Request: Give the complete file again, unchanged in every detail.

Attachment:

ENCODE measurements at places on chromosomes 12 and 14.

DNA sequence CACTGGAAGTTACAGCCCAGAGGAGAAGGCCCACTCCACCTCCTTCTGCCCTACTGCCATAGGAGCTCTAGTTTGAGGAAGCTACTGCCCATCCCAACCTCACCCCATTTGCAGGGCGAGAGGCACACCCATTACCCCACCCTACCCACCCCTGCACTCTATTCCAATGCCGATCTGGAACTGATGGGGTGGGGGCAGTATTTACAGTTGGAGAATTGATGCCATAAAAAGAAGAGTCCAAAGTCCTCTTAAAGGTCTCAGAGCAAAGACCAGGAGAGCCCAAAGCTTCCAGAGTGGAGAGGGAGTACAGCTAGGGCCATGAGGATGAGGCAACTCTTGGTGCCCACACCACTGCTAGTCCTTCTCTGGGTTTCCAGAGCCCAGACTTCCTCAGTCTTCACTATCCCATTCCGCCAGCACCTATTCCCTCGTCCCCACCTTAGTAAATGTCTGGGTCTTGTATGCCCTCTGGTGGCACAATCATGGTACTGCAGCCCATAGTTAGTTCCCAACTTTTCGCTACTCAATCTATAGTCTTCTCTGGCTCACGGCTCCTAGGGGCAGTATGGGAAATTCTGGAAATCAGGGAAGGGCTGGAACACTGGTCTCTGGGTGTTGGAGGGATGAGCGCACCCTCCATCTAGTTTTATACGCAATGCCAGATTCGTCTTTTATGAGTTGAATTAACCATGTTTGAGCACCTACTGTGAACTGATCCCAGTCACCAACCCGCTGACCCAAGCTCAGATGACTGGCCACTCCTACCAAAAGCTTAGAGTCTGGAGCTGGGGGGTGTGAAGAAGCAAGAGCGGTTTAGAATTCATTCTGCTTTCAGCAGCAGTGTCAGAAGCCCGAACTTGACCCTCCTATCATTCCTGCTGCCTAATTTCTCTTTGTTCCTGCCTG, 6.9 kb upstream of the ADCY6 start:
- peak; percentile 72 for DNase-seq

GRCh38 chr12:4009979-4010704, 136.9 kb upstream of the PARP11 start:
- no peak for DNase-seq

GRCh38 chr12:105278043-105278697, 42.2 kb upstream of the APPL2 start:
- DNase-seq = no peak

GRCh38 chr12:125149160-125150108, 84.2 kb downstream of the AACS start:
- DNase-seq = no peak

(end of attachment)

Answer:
ENCODE measurements at places on chromosomes 12 and 14.

DNA sequence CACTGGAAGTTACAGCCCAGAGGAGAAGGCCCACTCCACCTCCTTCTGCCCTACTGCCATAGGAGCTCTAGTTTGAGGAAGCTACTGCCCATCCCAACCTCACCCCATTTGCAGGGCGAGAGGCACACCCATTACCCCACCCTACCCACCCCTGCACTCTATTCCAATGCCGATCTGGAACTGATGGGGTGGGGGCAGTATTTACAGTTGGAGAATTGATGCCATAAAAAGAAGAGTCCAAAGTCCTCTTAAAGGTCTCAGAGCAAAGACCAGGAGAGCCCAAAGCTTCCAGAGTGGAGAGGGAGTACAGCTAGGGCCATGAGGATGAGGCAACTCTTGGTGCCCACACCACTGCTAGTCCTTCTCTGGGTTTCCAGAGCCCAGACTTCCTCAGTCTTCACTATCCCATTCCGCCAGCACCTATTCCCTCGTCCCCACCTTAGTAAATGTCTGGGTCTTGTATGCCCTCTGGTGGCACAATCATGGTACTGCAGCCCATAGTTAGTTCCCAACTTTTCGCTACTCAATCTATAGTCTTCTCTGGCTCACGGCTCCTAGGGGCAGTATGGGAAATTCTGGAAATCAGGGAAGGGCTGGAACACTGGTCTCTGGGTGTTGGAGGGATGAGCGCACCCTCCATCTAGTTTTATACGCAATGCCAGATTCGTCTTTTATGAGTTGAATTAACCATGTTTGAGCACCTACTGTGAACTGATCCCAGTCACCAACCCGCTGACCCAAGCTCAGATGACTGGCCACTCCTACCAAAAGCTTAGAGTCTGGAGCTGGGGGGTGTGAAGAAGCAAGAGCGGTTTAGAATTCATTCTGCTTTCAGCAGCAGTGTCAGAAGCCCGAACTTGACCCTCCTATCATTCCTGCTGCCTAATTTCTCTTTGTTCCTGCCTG, 6.9 kb upstream of the ADCY6 start:
- peak; percentile 72 for DNase-seq

GRCh38 chr12:4009979-4010704, 136.9 kb upstream of the PARP11 start:
- no peak for DNase-seq

GRCh38 chr12:105278043-105278697, 42.2 kb upstream of the APPL2 start:
- DNase-seq = no peak

GRCh38 chr12:125149160-125150108, 84.2 kb downstream of the AACS start:
- DNase-seq = no peak